I believe we will see another perfect season in the next 35 years. It's not as impossible as you portray it. And the Pats will (I hope) have shown it's indeed possible. Teams which never considered it possible will now set it as a goal.
  14. moosekill

    moosekill Rookie

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    Hopefully we will see a team go 19-0 this year, and that same team go 19-0 next year, but lets not count our chickens before they hatch.
  15. Truck

    Truck Rookie

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    I think you need to change your math to use 14-2 as the expected baseline. Every year there's 1 to 2 teams that are expected to go 14-2 (I belive 14-2 would've been a good expectation going into this season with the pats as they were the heavy favorites).
    The the probability is; given there's one 14-2 team every year, whats the probability that team will go 16-0 instead
  16. BelichickFan

    BelichickFan B.O. = Fugazi PatsFans.com Supporter

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    I agree with Truck on the 14-2 thing.

    Also, I think you're off because there's multiple chances each year - certainly at 12-4 you'd have to divide by 3 or 4 as there's always a few of them. Even at 14-2 you probably need to divide by two.
  17. makewayhomer

    makewayhomer Rookie

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    the odds are even low that this Patriots team, forced to replay this seasons schedule, would go 16-0.

    even if you give the Pats a a 60% chance to win @ the Colts and a 95% chance to beat every other team, they only win 16 games 28% of the time. also consider that the Pats were very fortunate wrt to injuries.

    it obviously takes a great team to even have a chance, but it also takes luck. you only have to go back to the Baltimore game, where we survived only b/c Ryan called that TO. (and please, don't gimme the stuff about how we stopped the play, Brady was kidding)
    Last edited: Jan 30, 2008
  18. Patsfanin Philly

    Patsfanin Philly Rookie

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    14-2 is a .875 winning percentage....
    .875^19 is .079
  19. makewayhomer

    makewayhomer Rookie

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    the over/under in Vegas on the Pats this year was 11.5 wins, and they were the highest in the league. (remember their schedule was projected as brutal)

    I don't recall any team ever getting to 14 for an o/u on wins, around 13.5 is the highest I can recall. if the Pats bring back Moss and a couple other guys (but not Asante) the o/u on the Pats might still not be 14...)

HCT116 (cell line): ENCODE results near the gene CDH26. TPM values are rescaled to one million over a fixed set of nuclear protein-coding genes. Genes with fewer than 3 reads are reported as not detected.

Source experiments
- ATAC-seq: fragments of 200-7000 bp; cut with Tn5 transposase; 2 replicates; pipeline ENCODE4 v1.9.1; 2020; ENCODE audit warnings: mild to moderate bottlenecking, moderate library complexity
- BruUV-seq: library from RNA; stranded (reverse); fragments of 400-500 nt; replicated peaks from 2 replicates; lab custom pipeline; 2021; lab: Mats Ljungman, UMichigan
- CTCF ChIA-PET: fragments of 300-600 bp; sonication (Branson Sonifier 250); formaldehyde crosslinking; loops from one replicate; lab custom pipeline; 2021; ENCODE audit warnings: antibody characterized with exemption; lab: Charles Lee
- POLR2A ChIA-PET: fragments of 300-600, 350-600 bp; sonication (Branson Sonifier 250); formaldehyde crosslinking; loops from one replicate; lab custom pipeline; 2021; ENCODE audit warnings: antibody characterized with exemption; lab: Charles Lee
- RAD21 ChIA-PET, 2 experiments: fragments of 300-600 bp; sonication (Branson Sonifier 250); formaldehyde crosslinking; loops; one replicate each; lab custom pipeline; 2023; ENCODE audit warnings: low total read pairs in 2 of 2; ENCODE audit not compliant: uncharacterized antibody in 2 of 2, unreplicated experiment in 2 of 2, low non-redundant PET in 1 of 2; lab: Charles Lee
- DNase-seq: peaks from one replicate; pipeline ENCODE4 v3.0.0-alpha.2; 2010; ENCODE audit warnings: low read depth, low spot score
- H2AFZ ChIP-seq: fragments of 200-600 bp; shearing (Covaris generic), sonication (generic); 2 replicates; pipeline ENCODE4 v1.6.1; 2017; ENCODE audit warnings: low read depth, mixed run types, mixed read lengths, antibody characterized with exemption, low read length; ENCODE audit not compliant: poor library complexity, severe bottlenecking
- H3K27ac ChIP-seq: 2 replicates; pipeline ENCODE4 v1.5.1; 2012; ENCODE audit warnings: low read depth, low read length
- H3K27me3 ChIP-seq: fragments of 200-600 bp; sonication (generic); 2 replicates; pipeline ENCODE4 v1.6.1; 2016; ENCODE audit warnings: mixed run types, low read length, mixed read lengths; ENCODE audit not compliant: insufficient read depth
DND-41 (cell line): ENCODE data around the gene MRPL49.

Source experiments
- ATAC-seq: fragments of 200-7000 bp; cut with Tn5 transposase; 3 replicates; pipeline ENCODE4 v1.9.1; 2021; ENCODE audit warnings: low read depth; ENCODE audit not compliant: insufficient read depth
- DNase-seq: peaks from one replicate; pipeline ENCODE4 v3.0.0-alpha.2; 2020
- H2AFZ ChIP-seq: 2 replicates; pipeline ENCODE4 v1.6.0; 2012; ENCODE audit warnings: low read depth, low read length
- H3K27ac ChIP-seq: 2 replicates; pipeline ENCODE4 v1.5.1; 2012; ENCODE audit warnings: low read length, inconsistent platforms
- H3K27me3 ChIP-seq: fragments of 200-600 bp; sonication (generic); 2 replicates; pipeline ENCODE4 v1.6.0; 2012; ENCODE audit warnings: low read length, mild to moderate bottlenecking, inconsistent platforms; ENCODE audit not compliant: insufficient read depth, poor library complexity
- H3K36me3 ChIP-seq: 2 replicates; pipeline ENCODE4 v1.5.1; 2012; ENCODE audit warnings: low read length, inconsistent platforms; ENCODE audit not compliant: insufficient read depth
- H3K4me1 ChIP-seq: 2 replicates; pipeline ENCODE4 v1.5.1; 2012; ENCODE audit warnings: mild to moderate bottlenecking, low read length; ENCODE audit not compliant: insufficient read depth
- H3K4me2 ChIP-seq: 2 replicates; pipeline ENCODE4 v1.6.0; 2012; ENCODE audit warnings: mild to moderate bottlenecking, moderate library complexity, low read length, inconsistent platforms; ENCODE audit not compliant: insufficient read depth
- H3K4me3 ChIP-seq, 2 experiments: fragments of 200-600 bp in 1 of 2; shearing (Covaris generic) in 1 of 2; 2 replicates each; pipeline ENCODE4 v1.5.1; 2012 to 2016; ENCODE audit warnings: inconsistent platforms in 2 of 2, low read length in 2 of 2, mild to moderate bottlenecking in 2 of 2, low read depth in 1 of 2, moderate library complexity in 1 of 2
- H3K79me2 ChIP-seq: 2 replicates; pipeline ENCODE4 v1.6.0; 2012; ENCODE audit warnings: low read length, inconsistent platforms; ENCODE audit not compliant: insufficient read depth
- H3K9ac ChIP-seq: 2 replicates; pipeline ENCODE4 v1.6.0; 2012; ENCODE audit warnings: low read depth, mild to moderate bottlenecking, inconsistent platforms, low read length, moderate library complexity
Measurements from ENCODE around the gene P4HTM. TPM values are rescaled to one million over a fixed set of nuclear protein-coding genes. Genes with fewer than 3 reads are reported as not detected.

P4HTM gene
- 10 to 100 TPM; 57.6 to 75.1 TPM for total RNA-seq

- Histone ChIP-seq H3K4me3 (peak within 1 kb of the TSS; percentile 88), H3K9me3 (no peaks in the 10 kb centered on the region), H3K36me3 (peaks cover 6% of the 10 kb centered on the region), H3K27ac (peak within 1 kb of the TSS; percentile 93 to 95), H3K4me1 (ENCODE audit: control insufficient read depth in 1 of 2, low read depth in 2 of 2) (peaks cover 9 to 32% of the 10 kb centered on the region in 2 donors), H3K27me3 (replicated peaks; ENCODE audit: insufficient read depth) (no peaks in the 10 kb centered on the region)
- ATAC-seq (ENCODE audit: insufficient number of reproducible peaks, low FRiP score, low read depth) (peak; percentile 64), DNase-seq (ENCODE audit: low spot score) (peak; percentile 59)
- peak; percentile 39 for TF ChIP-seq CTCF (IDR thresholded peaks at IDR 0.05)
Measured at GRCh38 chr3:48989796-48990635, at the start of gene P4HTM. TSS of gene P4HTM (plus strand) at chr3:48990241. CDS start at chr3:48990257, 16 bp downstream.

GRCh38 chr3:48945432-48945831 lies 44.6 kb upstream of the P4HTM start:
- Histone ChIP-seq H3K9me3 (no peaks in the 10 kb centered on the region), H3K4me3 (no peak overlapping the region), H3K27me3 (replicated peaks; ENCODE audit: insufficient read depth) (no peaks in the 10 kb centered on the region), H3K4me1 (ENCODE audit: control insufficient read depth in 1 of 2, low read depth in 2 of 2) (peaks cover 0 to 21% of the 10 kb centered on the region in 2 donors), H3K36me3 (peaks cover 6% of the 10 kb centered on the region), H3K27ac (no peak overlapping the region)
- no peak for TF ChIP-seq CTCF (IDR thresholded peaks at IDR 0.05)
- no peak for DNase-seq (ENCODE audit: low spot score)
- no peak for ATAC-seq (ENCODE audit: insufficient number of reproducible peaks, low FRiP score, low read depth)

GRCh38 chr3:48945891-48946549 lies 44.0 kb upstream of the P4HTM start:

Last edited: Jan 30, 2008
  20. BelichickFan

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    I think to do this really right you'd need to get a typical distribution of records, do the probability of each of the 32 records and add them up for the probability someone does it in a given year. Of course, the records that have a less than .500 chance each game would make a negligible contribution to your end result. Fencer, or Andromeda Pats Fan (whatever he's calling himself these days) can probably set us straight.
  21. xmarkd400x

    xmarkd400x Rookie

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    These numbers are complete hogwash when applied to real performance. Sure, you can say "this team was 12-4 and therefore had a 75% winning percentage and therefore a .75 chance to win every game" but it's not like that. There are many more factors, none of which can be fully realized before a game. If it were actually possible to predict the % chance of things happening in football, they would be.

    Take this counter-example: The Patriots finished the season 16-0 with a 1.000 winning percentage. By your logic, they had a 100% chance of winning every game. The winning percentage is correct looking backwards, but a poor predictor.
  22. FrontSeven

    FrontSeven Rookie

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    Good job. Now we know the odds. But what if they repeat it? Hehehe, I didn't say that.
  23. hambone1818

    hambone1818 Rookie

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    I think you need to take it a bit further out of the math arena and delve more into the football analysis of this exercise, as mwh alluded to here. For example, looking back on each individual game, what do you feel the probability would be of the Patriots coming out with a win? In some cases (home vs. Jets and Fins) the probability of winning the game would be closer to 95%, imo. At Indy would be 50%, etc. Here's a rough guestimate (again, in my opinion) of their probability going into the game of coming out with a W:

    @NYJ - .85
    SD - .70
    Buff - .85
    @Cin - .75
    Cle - .75
    @Dal - .60
    @Mia - .85
    Wash - .80
    @Ind - .50
    @ Buff - .80
    Phi - .75
    @Balt - .75
    Pitt - .70
    NYJ - .95
    Mia - .95
    @NYG - .70
    -----------
    Jax - .75
    SD - .65
    NYG - .80

    (Note: I don't have time to compare my percentages, so a few might be high or low when looking at where I placed other values, but for this exercise it'll do...maybe we can have a discussion of values that I may have a bit high or low. And remember, this is the % GOING INTO THE GAME, so Baltimore and Philly, teams that simply weren't that good this season, would have high W probabilities despite the outcome of the game)